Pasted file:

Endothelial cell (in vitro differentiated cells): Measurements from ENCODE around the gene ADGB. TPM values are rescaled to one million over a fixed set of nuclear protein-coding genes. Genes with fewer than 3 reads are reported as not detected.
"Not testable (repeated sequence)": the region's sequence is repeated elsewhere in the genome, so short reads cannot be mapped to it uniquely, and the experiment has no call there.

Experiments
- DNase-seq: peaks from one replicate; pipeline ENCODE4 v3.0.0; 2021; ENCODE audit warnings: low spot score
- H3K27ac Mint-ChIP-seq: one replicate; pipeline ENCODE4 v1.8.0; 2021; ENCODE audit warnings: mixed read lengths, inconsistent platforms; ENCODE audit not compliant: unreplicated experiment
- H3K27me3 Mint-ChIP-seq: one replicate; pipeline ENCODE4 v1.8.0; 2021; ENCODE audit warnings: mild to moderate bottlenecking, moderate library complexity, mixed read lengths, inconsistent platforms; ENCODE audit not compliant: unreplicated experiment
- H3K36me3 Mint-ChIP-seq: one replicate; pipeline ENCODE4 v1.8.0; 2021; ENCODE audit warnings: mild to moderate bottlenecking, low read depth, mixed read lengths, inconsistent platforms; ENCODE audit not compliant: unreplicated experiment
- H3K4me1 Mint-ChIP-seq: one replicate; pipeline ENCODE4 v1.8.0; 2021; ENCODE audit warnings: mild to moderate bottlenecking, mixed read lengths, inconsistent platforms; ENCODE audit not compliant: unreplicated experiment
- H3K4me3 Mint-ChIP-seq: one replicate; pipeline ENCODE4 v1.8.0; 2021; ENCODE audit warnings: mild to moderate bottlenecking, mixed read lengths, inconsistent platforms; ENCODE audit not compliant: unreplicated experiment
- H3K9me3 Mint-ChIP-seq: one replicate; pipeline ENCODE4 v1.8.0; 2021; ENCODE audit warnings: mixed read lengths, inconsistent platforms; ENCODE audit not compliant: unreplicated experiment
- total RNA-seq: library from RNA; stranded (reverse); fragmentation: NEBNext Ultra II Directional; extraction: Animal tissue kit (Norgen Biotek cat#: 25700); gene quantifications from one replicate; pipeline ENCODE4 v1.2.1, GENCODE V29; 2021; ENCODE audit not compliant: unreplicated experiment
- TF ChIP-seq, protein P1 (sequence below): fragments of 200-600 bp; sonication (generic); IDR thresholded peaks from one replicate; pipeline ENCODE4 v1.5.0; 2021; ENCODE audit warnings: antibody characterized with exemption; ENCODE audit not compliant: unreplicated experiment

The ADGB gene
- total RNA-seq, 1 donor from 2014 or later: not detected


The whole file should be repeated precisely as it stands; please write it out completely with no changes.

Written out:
Endothelial cell (in vitro differentiated cells): Measurements from ENCODE around the gene ADGB. TPM values are rescaled to one million over a fixed set of nuclear protein-coding genes. Genes with fewer than 3 reads are reported as not detected.
"Not testable (repeated sequence)": the region's sequence is repeated elsewhere in the genome, so short reads cannot be mapped to it uniquely, and the experiment has no call there.

Experiments
- DNase-seq: peaks from one replicate; pipeline ENCODE4 v3.0.0; 2021; ENCODE audit warnings: low spot score
- H3K27ac Mint-ChIP-seq: one replicate; pipeline ENCODE4 v1.8.0; 2021; ENCODE audit warnings: mixed read lengths, inconsistent platforms; ENCODE audit not compliant: unreplicated experiment
- H3K27me3 Mint-ChIP-seq: one replicate; pipeline ENCODE4 v1.8.0; 2021; ENCODE audit warnings: mild to moderate bottlenecking, moderate library complexity, mixed read lengths, inconsistent platforms; ENCODE audit not compliant: unreplicated experiment
- H3K36me3 Mint-ChIP-seq: one replicate; pipeline ENCODE4 v1.8.0; 2021; ENCODE audit warnings: mild to moderate bottlenecking, low read depth, mixed read lengths, inconsistent platforms; ENCODE audit not compliant: unreplicated experiment
- H3K4me1 Mint-ChIP-seq: one replicate; pipeline ENCODE4 v1.8.0; 2021; ENCODE audit warnings: mild to moderate bottlenecking, mixed read lengths, inconsistent platforms; ENCODE audit not compliant: unreplicated experiment
- H3K4me3 Mint-ChIP-seq: one replicate; pipeline ENCODE4 v1.8.0; 2021; ENCODE audit warnings: mild to moderate bottlenecking, mixed read lengths, inconsistent platforms; ENCODE audit not compliant: unreplicated experiment
- H3K9me3 Mint-ChIP-seq: one replicate; pipeline ENCODE4 v1.8.0; 2021; ENCODE audit warnings: mixed read lengths, inconsistent platforms; ENCODE audit not compliant: unreplicated experiment
- total RNA-seq: library from RNA; stranded (reverse); fragmentation: NEBNext Ultra II Directional; extraction: Animal tissue kit (Norgen Biotek cat#: 25700); gene quantifications from one replicate; pipeline ENCODE4 v1.2.1, GENCODE V29; 2021; ENCODE audit not compliant: unreplicated experiment
- TF ChIP-seq, protein P1 (sequence below): fragments of 200-600 bp; sonication (generic); IDR thresholded peaks from one replicate; pipeline ENCODE4 v1.5.0; 2021; ENCODE audit warnings: antibody characterized with exemption; ENCODE audit not compliant: unreplicated experiment

The ADGB gene
- total RNA-seq, 1 donor from 2014 or later: not detected